September 22, 2016
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It’s hard for anyone to imagine what happens to a parent when a child dies. Unfortunately, having lost a child, I’ve become a bit of an expert and without a doubt Monica Wood got it right in her new novel The One-In-A-Million Boy (B+).
The child referred to as “the boy” was 11 years old when he suddenly died from a rare heart disease no one was aware he had. His parents Quinn and Belle are in shock as is his scoutmaster and an elderly woman of 104 years of age, Ona Vitkus. Taking care of Ona was his new assignment. He was to do chores for her over a period of ten weeks. The boy was an intense child. He had no friends and appeared odd and quirky. His own father, Quinn was unable to handle his behaviors and just didn’t know how to communicate with him. Sadly, he often gave up trying. The stress of the child and the busy “career” that Quinn had as a guitarist destroyed his marriage not once but twice. At the time of the child’s death, he and Belle we again separated.
Reminiscent of A Curious Incident of the Dog in the Nighttime, Wood’s character “the boy” is clearly autistic. Everything he does is done in groups of ten. He obsesses over facts, in particular, those of the Guinness World Book of Records. As Ona gets to know him, she finds he is charming and lovable and she grows strongly attached. As Quinn completes his son’s chores for Ona he becomes attached to her.
Grief is overwhelming. Denial, guilt, love, hate, sadness, frustration are only some of the emotions displayed by these grieving characters. What transpires over the course of this story magnificently portrays how the loss of a child can either destroy or strengthen a parent. While at times it was hard for me, I identified with every aspect depicted. The characters were authentic and powerful. For these reasons, I highly recommend The One-In-A-Million Boy to everyone. It is a story that will impact every reader whether you have suffered a loss or not.
September 15, 2015
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This weekend we went away for a long weekend and the book I brought with me was Best Boy (B) by Eli Gottlieb. It caught my attention on several review lists that I read and since it appeared similar to The Rosie Project; I thought I’d give it a read.
Todd is a 50-year-old autistic man who after living in several institutions has found a home at the Payton Living Center. Here, he leads a routine existence that keeps him focused and balanced. Here, he has very few “volts” episodes. (When he is overwhelmed and not in control he feels as if volts of electricity are shooting through him.)
When a new counselor is introduced, Todd immediately senses a threat to his well-being. The vibes he is picking up from Mike Hinton are disturbing and alarming. Mike reminds him of his abusive Dad. Todd’s instincts are more than correct because Mike has singled Todd out as the resident who can most “help” him at Payton.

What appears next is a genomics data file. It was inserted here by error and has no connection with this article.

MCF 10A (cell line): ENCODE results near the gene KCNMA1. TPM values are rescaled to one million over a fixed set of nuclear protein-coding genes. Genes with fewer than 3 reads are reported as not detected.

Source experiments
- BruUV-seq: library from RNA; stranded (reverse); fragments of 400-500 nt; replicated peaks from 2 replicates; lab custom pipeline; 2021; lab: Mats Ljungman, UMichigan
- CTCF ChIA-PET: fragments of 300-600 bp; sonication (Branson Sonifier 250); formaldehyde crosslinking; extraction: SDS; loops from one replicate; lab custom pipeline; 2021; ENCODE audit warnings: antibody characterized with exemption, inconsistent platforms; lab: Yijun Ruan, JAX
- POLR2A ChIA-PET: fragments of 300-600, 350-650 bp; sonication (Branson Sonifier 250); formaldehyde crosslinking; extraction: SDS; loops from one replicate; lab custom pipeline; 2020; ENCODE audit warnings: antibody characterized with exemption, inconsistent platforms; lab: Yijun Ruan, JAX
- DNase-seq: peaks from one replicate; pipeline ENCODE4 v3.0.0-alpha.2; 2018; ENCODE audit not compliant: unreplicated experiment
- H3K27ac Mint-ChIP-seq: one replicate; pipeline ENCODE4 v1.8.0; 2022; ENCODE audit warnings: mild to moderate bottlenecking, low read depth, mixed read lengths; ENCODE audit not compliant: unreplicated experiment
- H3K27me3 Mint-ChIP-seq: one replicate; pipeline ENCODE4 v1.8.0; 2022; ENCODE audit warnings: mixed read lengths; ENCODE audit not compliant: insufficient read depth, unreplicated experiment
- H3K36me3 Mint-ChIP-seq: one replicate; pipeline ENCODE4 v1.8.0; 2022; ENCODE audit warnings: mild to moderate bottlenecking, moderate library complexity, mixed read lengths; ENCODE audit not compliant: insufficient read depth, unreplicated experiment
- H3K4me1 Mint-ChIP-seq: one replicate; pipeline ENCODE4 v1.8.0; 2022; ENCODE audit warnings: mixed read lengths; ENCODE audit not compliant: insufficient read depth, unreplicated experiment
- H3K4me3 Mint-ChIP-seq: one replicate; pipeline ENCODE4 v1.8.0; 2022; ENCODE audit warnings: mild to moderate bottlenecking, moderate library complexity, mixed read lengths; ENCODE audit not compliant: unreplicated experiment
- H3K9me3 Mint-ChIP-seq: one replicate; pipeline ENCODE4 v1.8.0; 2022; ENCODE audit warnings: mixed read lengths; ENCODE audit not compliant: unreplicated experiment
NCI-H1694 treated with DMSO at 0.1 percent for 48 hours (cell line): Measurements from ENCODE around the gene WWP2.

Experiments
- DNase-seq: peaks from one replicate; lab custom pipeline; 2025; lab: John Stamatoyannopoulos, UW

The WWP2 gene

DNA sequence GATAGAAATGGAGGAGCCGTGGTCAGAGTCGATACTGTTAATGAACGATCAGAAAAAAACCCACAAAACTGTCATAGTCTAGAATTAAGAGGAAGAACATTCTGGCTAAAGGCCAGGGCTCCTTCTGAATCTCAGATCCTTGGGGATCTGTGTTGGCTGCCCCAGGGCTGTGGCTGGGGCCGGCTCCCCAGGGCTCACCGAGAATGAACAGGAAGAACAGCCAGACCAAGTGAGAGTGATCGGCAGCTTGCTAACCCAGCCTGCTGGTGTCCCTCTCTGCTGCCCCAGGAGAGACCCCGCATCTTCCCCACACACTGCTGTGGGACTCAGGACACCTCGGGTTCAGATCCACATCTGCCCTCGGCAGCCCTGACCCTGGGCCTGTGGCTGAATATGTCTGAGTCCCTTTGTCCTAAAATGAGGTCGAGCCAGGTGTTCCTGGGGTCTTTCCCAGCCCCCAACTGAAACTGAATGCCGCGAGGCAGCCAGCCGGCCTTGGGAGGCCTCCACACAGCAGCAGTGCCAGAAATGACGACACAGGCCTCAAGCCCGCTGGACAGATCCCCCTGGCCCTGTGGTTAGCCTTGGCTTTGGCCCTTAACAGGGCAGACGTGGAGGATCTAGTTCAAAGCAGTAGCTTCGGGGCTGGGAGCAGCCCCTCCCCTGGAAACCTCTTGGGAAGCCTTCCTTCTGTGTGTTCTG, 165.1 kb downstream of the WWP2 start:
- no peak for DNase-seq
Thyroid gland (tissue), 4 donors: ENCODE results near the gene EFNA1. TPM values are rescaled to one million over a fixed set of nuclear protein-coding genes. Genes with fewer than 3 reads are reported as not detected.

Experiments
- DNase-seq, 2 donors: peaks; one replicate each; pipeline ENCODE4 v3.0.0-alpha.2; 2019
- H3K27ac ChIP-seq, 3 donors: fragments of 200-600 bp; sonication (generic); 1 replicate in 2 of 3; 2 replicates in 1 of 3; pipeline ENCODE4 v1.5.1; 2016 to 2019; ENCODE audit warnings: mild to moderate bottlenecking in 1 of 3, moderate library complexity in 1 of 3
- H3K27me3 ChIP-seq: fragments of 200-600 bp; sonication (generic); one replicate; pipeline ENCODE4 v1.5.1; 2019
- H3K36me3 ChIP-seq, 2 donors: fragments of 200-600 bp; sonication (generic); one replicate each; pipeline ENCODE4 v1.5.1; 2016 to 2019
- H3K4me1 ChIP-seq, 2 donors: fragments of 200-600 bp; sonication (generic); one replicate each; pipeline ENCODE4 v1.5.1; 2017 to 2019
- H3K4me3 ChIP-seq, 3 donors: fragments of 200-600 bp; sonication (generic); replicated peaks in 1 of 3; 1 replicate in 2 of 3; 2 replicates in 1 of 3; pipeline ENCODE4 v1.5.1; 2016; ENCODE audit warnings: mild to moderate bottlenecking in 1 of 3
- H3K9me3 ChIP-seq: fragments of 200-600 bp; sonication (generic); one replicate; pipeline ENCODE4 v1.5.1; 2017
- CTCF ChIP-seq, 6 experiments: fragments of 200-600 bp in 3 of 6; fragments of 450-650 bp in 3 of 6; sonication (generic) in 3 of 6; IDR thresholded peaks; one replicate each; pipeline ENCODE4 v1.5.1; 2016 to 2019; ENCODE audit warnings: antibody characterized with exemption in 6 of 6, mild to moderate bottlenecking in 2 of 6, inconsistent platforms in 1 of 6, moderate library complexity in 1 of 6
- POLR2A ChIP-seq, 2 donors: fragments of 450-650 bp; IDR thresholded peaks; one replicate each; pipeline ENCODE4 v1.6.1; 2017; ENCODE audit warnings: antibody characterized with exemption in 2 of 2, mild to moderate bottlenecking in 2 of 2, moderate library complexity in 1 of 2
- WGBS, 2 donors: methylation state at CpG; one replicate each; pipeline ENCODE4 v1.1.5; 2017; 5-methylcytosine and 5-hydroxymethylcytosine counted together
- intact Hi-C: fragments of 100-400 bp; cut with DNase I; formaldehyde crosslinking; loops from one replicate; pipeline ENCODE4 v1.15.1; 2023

Gottlieb has written about autism before and from what I have read very successfully (The Boy Who Went Away). I did not read that, however, since I read The Rosie Project that is what I made my comparison to. I could clearly envision Todd’s anxieties and distress. What troubled me a bit is that since the book was written in the first person (just like The Rosie Project) I felt at times he sounded as if he were speaking about himself rather than for himself. I mean to say he sounded as if he were making observations of someone named Todd who was autistic. I never had that feeling with The Rosie Project – I think Don Tillman’s voice was more honest and authentic.
Nevertheless, Best Boy is worth reading. It did make me a bit anxious and uncomfortable at times but that only meant that I was involved with the story. I am glad that I read it even though for me it couldn’t compare to The Rosie Project.
April 17, 2015
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So this review is a bit behind my reading but several weeks ago I re-read a phenomenal book The Curious Incident of the Dog in the Nighttime (A+) by Mark Haddon. I had to read it again because it had been a long time since I read it the first time and we will be discussing it at our monthly book club meeting. I usually don’t like reading a book over, mostly because it slows me down and I have so many I want to read. However, I was so pleased that I was forced to read this again.
Haddon’s main character Christopher is autistic and he is writing a book and the book we read is his. Christopher likes to wander around his neighborhood at night when he can go undetected. He doesn’t interact with anyone at the hours that he wanders. One evening he comes across a dead dog…a dog that was killed with a pitchfork. He knows the dog and knows who it belongs to and is very concerned that someone has done this. It becomes his mission to find the murderer. Since he avidly reads mysteries he goes about his investigation with skills he’s learned from those books.
His father repeatedly tells him to stop his investigation and “to keep his noise out of other people’s business” and so while trying to keep his promise to his Dad he continues investigating in a different fashion.
What is so remarkable about this novel is that Haddon nails it. His mind and consequently his writing becomes as if he himself were autistic. His portrayal of Christopher is accurate and unforgettable…the story isn’t too bad either!!!
Now on Broadway as a play, The Curious Incident of the Dog in the Nighttime cannot be ignored. While I have not seen the play (but those who have say it’s incredible) I highly recommend that whatever way you can come to know this story that you do. This is a fantastic opportunity for us to come to understand what it is like to be autistic in today’s world. I am eager for our club discussion and I am sure that there will not be anyone who wasn’t touched by this memorable novel.